Secondary Logo

Journal Logo

Review Articles


From Darkness to Promise

Blesa, Joan Manel Gasent, MD, PhD*; Pulido, Enrique Grande, MD; Candel, Vicente Alberola, MD, PhD; Pulla, Mariano Provencio, MD, PhD§

Author Information
American Journal of Clinical Oncology: April 2011 - Volume 34 - Issue 2 - p 179-187
doi: 10.1097/COC.0b013e3181d6b427
  • Free


Metastatic melanoma is highly resistant to chemotherapy, radiation therapy, hormonal therapy, and current immunotherapeutic approaches. There are several promising phase II studies suggesting long-term benefits with immunotherapeutic approaches like interleukin 2 (IL-2), bevazicumab, everolimus ipilimumab or tremelimumab; however, no large-scale phase III randomized trial has demonstrated any superiority versus chemotherapy alone as of yet.

Here we will review the current data regarding the agents most use, as well as the promising data derived from the new targeted therapies and new immunotherapeutic agents under clinical development.


Dacarbazine and Temozolomide

Single-agent chemotherapy produces objective response rates of less than 20%. However, a small subset of patients, mainly those with metastases to the lungs, good performance status, and normal blood lactate dehydrogenase enzyme levels, can achieve long-term disease control with a good quality of life, and some of them may even achieve a complete remission, with potential to cure.1

Dacarbazine (DTIC) induces response rates ranging from 15% to 25% in single-institution trials with median response durations of 5 to 6 months, but less than 5% of these responses are complete in historical series.2

Long-term follow-up of patients treated with DTIC alone shows that less than 2% can be expected to survive for 6 years. In modern designed phase III trials that used strict response assessment criteria, the response rates with DTIC did not exceed 12%.3–5 It has been demonstrated that single doses of DTIC (850–1000 mg/m2) are well tolerated, and should be the reference standard for randomized trials comparing new therapies with DTIC.6

DTIC remains the only cytotoxic drug approved by the US Food and Drug Administration for the treatment of metastatic melanoma. Despite its low single-agent activity, it has remained the basis for many combination chemotherapy regimens.

A DTIC related agent is temozolomide (TMZ), an oral formulation prodrug of DTIC with demonstrated improved brain penetration. Based on this, TMZ may represent a viable alternative to DTIC, which is ineffective against central nervous system metastases.7

Single-agent activity of TMZ in metastatic melanoma has been detected in phase I/II studies.8 In a randomized trial conducted on 305 patients with advanced melanoma, TMZ showed equivalence to DTIC in terms of objective response rate, time to progression, disease-free survival and overall survival (OS).4 The median survival was 7.7 months for patients who received TMZ and 6.4 months for patients who received DTIC. The median progression-free survival (PFS) was 1.9 months in the TMZ-treated group and 1.5 months in the DTIC-treated group. Overall, TMZ had a good tolerance, and appeared to have advantages in terms of improved quality of life. This trial excluded patients who had brain metastases. The Food and Drug Administration did not accept the results of this trial for approving a melanoma indication for TMZ, because the trial design was intended to demonstrate the superiority of TMZ over DTIC, not its equivalence.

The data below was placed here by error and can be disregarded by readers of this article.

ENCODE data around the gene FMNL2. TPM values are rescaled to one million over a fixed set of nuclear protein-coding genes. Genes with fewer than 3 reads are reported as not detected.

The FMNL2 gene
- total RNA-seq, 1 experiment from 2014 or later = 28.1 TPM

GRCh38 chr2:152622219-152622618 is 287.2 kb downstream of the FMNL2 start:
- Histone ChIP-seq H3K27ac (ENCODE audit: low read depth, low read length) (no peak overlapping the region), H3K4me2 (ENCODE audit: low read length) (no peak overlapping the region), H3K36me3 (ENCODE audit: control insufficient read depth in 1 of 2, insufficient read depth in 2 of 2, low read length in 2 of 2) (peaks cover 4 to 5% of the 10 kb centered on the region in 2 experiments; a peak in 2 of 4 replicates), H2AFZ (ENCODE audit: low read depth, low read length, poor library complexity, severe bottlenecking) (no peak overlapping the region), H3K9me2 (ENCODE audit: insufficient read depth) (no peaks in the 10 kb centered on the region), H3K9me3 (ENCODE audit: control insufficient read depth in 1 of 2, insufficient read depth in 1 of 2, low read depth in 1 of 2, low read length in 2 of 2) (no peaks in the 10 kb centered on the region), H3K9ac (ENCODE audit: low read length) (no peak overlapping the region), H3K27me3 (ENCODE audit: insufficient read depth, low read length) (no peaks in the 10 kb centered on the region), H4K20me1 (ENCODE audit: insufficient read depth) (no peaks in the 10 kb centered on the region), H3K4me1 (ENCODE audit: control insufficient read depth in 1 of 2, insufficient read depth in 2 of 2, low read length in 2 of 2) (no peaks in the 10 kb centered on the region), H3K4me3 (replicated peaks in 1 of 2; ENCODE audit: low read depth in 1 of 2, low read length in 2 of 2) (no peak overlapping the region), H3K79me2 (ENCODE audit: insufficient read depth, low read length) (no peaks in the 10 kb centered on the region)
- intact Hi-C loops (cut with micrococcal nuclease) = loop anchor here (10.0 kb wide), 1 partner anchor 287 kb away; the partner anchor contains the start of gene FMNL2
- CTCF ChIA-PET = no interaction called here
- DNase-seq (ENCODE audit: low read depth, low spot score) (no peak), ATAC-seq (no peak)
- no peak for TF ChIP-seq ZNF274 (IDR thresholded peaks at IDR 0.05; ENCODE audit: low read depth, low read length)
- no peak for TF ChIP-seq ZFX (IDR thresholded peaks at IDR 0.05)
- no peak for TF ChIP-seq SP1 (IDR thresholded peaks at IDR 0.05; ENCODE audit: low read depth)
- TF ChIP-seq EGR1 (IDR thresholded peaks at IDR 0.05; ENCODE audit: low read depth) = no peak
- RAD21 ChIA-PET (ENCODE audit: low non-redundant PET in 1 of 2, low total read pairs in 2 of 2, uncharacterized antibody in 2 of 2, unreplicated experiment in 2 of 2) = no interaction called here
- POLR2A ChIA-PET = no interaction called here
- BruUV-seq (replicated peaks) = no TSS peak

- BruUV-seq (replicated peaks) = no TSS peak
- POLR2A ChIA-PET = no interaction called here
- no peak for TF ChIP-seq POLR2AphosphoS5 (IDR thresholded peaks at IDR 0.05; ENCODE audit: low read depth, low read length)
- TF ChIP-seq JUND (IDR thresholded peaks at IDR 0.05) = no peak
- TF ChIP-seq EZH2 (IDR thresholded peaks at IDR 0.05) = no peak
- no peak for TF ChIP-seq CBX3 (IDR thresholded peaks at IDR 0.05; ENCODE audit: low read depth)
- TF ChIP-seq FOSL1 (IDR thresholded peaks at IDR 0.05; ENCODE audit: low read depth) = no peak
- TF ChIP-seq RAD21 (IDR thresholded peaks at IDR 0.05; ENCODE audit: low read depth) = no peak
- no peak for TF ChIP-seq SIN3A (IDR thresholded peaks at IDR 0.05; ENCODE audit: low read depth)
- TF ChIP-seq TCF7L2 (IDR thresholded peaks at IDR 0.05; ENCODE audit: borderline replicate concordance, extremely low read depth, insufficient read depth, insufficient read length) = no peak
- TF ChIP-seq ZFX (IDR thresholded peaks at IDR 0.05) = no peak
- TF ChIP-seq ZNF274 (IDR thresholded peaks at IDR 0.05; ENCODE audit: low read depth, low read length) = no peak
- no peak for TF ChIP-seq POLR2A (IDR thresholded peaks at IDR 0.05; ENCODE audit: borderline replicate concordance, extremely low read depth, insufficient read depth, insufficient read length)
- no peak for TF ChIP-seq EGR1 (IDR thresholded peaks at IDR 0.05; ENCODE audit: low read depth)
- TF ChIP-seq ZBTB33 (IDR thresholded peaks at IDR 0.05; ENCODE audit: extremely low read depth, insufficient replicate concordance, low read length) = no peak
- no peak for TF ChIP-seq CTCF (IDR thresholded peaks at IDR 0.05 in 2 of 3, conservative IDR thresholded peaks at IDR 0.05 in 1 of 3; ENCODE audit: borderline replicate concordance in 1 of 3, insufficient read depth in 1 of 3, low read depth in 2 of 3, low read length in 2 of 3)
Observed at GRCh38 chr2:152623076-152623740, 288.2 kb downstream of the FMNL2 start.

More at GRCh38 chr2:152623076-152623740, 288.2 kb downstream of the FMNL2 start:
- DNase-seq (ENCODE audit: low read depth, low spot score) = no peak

It has been suggested that the administration of TMZ in multiple doses per day or as a prolonged daily administration may overcome some chemotherapy drug-resistance mechanisms. The rationale for the use of these doses of TMZ is based on an evaluation of recent data on the drug's mechanism of action. Five-(3-methyltriazen-1-year) imidazole-4-carboximide, which is the active metabolite of DTIC and the end product of spontaneous metabolism of TMZ, methylates guanine residues in DNA at the O6 position.9 Increased levels of O6-alkylguanine-DNA alkyltransferase (ATase) are associated with resistance to agents that produce O6 methylation (DTIC, TMZ, and nitrosoureas). Administration of TMZ results in decreased ATase activity within 4 hours of an oral dose that persists in peripheral blood mononuclear cells for at least 24 hours.9 Daily administration resulted in the progressive depletion of ATase activity over the 5 days of treatment. Thus, on each day of treatment, there is increased sensitivity to the cytotoxic effects of TMZ resulting from the decrease in ATase activity induced by the prior day's chemotherapy. Currently, there is an ongoing trial conducted by the European Organization for Research and Treatment of Cancer comparing DTIC with prolonged daily administration of TMZ. The extended dose of TMZ (75 mg/m2 per day) administered for 6 weeks followed by a 2-week rest is well tolerated and may be used in patients who have a borderline performance status. Other agents that lower ATase are Lomeguatrib (Patrin, PM), which is an orally bioavailable, highly potent O6-MeG analog and poly polymerase inhibitor that is well tolerated as a singe agent.10,11